Gateways that filter at the application layer greatly enhance data security, but they can significantly impact network speed and are only sometimes simple to manage.

Enterprise resources are best shielded from web application risks by application-layer firewalls. In addition to preventing data leaks from inside the firewall, they can also restrict access to malicious websites. However, they may cause a lag in messages sent and received.

4. Stateful inspection firewall

Sensitive hardware verifies whether or not a given packet is part of an active TCP or other network session and does this check for each packet. More security is provided at the expense of network performance than with only packet filtering or circuit monitoring.

Another flavor of stateful inspection is the multilayer inspection firewall, which looks at how transactions progress across various protocol layers of the OSI model’s seven-layer architecture. A stateful inspection firewall is useful for most businesses. These gadgets provide a more comprehensive connection between computers and other assets inside the company firewall and the internet at large. They can also provide excellent protection for network nodes against specific threats like denial of service.

5. Next-generation firewall

Deep packet inspection (DPI), intrusion detection/prevention systems (IDS/IPS), malware filtering, and antivirus software are all typical components of a Next-Generation Firewall (NGFW).

DPI examines the data contained within a packet, as opposed to the protocol header as is done in classical firewalls. A DPI firewall monitors the flow of data throughout a web browsing session, allowing it to determine whether or not the data included in a packet payload, when combined with data from other packets to make an HTTP server response, is valid HTML.

Firewall delivery methods

As new types of IT consumption emerged, so did new ways to set up security. Today’s firewalls might be either hardware appliances, software applications, or cloud-hosted services.

1. Hardware-based firewalls

A hardware firewall is a piece of hardware that provides a safe connection between internal network nodes and external ones. Hardware-based firewalls are independent appliances that don’t drain the host computer’s resources.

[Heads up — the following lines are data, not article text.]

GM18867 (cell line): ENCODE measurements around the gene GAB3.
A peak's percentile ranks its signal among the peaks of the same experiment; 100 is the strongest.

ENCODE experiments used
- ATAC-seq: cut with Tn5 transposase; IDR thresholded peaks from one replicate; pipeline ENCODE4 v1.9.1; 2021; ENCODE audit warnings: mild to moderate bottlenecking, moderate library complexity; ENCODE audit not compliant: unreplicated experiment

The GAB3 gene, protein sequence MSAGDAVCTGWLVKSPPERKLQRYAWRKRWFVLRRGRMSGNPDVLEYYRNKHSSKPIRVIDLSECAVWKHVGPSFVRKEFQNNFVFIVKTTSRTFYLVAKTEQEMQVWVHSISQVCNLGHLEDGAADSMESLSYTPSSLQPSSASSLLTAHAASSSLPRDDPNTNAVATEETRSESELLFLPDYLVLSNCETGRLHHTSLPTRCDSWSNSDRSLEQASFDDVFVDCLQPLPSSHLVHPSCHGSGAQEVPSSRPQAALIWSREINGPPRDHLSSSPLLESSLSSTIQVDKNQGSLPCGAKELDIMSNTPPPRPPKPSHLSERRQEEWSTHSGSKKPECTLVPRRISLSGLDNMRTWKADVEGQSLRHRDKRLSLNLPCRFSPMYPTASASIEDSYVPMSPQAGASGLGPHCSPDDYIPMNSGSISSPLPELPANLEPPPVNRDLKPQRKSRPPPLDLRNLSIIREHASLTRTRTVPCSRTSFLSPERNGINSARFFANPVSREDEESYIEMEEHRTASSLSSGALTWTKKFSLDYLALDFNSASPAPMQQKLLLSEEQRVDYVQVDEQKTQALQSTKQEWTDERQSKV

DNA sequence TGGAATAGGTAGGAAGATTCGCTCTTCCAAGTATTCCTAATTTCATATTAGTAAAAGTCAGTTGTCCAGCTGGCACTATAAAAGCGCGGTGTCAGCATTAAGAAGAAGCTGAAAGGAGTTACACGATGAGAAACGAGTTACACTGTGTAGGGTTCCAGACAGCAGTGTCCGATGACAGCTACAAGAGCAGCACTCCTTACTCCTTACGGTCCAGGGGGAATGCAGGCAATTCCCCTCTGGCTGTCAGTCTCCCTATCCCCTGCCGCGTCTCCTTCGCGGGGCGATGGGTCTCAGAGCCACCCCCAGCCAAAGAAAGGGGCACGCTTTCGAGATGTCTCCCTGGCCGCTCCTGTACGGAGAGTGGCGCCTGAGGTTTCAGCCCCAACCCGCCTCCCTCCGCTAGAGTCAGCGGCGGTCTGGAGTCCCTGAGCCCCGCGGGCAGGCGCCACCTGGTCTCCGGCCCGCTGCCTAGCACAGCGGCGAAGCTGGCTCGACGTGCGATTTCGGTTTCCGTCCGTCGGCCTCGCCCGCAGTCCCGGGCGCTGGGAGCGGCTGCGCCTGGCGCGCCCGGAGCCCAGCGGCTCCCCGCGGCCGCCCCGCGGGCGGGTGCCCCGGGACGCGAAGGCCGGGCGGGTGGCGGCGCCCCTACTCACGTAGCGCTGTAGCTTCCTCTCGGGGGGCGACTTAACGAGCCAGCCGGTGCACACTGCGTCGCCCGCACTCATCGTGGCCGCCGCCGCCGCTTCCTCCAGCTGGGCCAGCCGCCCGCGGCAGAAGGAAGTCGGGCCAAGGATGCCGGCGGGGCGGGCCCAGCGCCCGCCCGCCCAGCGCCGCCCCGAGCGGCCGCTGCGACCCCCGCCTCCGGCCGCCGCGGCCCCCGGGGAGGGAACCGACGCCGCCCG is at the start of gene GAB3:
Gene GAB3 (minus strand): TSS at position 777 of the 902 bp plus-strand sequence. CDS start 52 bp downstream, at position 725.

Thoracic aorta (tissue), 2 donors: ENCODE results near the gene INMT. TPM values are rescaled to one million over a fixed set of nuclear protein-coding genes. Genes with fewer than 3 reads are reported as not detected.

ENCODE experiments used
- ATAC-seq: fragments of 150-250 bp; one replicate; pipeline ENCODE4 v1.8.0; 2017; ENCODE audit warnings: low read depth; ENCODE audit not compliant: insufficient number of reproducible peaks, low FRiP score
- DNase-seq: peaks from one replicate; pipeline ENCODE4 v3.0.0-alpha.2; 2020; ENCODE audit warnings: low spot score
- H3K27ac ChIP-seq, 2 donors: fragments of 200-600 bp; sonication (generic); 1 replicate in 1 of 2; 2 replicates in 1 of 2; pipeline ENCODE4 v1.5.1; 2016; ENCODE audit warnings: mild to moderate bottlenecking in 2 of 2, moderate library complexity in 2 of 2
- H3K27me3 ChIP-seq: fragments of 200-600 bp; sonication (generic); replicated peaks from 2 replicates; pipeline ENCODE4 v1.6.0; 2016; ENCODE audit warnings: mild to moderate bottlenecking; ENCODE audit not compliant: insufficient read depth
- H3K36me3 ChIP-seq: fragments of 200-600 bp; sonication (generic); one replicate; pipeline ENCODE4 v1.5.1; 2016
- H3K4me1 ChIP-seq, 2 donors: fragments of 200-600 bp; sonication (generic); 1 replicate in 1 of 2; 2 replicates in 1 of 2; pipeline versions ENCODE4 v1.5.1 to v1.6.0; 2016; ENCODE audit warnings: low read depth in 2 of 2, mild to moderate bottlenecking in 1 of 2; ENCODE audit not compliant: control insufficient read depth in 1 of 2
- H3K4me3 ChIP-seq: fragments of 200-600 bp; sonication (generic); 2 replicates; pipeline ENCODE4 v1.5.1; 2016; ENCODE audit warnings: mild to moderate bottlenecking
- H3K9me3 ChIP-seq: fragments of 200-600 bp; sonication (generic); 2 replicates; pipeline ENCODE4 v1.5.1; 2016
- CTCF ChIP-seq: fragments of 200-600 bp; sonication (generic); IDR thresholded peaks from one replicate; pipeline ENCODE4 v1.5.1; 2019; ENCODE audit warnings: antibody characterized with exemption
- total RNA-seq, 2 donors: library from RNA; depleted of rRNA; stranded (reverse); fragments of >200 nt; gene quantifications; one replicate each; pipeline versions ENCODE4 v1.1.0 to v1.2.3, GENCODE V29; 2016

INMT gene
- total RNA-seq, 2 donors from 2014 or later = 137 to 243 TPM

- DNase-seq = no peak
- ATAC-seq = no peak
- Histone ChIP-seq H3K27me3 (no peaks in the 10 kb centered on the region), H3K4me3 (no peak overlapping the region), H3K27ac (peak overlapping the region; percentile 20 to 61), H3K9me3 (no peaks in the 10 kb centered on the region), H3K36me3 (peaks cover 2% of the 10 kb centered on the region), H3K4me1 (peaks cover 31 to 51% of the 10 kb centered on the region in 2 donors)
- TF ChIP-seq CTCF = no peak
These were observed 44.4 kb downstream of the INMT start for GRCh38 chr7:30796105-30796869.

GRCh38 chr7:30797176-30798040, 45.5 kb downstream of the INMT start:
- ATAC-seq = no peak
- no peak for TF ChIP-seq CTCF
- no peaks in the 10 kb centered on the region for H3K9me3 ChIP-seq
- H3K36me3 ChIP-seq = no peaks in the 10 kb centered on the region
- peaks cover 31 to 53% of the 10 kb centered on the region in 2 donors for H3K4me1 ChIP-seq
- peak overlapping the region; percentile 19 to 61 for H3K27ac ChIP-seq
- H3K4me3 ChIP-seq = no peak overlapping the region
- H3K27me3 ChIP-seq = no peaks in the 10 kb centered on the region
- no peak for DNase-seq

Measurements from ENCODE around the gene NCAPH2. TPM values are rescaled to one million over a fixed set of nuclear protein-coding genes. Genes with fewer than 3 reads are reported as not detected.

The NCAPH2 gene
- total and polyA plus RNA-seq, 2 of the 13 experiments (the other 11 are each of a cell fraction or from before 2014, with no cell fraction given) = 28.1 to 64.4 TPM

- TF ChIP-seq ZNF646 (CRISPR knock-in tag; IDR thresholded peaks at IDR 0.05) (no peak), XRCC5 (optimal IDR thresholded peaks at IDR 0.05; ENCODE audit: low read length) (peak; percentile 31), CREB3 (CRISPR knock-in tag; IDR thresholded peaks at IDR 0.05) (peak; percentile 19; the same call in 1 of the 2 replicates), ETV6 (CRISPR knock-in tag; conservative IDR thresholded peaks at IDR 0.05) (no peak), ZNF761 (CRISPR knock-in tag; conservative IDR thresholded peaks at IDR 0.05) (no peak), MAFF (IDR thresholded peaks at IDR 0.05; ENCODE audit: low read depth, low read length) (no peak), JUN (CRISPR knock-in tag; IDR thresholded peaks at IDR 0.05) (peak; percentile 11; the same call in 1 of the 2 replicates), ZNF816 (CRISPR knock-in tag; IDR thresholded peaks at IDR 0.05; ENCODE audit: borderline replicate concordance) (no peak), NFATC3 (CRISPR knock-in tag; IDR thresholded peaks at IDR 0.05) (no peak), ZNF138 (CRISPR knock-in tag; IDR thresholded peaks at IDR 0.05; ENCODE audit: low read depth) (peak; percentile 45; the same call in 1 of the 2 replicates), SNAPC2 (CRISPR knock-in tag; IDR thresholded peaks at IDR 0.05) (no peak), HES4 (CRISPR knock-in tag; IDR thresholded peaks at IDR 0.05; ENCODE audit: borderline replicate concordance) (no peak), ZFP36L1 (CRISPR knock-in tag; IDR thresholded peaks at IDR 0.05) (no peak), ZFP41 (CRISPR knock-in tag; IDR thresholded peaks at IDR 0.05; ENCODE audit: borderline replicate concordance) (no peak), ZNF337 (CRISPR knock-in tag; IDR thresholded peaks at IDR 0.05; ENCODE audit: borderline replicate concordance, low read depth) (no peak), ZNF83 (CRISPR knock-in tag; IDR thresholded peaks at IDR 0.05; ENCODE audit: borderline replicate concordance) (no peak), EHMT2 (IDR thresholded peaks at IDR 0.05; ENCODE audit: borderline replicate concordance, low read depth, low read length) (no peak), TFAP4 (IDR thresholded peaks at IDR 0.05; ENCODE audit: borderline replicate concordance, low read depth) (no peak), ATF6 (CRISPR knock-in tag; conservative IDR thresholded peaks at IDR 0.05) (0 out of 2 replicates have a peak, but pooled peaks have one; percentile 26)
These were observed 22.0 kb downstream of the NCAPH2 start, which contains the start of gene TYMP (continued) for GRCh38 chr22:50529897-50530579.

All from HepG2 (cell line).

These appliances, which can also be known as network-based firewalls, are great for protecting a large number of endpoints in a medium- to large-sized business. It takes more expertise to set up and run a hardware firewall than a host-based one.

2. Software-based firewalls

Host firewall software is deployed on a server or other host device. Each computer or other device requiring security should have host firewall software installed. Hence, software-based firewalls use some of the host device’s CPU and Memory.

Personal computers and other electronic devices can benefit greatly from the security provided by software firewalls, which can block harmful programs and websites. They are able to differentiate between applications on the host and filter incoming and outgoing data accordingly. This allows for granular control since communication to/from one application can be allowed while blocked for another.

3. Cloud/hosted firewalls

Cloud-based firewalls are available from managed security service providers (MSSPs). This hosted service may be set up to monitor either an organization’s internal network or external, on-demand systems. Cloud-based firewalls, also known as firewalls as a service, are an excellent solution for big or widely dispersed companies with security resource gaps since an MSSP may control them. Companies with fewer resources, like as personnel or knowledge, may also benefit from cloud-based firewalls.

Conclusion

In conclusion, a firewall is a crucial component of network security that acts as a barrier between a trusted internal network and untrusted external networks, such as the Internet. Its primary function is to monitor and control incoming and outgoing network traffic based on a set of predefined rules, thereby preventing unauthorized access, data breaches, and cyber threats.

 

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David Scott
David Scott
Digital Marketing Specialist .